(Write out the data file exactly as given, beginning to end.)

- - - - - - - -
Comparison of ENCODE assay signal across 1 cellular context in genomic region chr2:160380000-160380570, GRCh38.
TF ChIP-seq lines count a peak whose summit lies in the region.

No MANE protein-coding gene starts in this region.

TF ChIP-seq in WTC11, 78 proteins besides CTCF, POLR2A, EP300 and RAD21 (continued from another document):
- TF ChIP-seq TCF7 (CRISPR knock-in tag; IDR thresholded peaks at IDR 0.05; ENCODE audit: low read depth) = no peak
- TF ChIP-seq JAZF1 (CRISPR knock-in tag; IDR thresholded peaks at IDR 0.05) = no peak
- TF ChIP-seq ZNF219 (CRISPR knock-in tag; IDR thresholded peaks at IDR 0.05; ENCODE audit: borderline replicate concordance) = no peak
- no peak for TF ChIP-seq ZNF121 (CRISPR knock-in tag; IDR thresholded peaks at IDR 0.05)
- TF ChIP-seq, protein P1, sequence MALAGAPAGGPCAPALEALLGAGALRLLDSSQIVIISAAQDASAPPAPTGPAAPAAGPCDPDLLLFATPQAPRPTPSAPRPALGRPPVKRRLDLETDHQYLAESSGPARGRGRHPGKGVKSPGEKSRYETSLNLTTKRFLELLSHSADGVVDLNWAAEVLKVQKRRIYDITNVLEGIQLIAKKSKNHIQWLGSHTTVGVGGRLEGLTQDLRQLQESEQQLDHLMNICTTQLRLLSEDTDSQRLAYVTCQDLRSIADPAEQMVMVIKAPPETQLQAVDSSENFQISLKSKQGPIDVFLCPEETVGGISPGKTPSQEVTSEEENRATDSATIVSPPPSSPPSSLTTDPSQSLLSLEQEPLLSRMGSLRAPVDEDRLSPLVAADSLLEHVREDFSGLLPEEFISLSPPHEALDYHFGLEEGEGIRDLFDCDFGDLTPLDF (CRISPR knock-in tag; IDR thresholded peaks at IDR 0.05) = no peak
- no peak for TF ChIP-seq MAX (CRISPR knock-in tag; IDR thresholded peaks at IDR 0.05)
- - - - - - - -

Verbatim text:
Comparison of ENCODE assay signal across 1 cellular context in genomic region chr2:160380000-160380570, GRCh38.
TF ChIP-seq lines count a peak whose summit lies in the region.

No MANE protein-coding gene starts in this region.

TF ChIP-seq in WTC11, 78 proteins besides CTCF, POLR2A, EP300 and RAD21 (continued from another document):
- TF ChIP-seq TCF7 (CRISPR knock-in tag; IDR thresholded peaks at IDR 0.05; ENCODE audit: low read depth) = no peak
- TF ChIP-seq JAZF1 (CRISPR knock-in tag; IDR thresholded peaks at IDR 0.05) = no peak
- TF ChIP-seq ZNF219 (CRISPR knock-in tag; IDR thresholded peaks at IDR 0.05; ENCODE audit: borderline replicate concordance) = no peak
- no peak for TF ChIP-seq ZNF121 (CRISPR knock-in tag; IDR thresholded peaks at IDR 0.05)
- TF ChIP-seq, protein P1, sequence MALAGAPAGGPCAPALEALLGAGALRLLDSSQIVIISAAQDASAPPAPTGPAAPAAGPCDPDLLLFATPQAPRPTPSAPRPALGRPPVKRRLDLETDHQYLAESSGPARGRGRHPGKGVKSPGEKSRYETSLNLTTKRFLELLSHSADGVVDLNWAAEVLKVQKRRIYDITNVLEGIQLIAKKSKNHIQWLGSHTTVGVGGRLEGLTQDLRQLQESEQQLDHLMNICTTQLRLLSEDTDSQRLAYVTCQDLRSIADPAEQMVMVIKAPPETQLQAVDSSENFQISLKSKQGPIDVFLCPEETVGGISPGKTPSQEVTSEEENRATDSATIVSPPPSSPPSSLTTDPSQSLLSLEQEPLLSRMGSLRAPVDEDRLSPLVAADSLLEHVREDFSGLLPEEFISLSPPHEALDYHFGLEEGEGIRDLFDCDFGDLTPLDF (CRISPR knock-in tag; IDR thresholded peaks at IDR 0.05) = no peak
- no peak for TF ChIP-seq MAX (CRISPR knock-in tag; IDR thresholded peaks at IDR 0.05)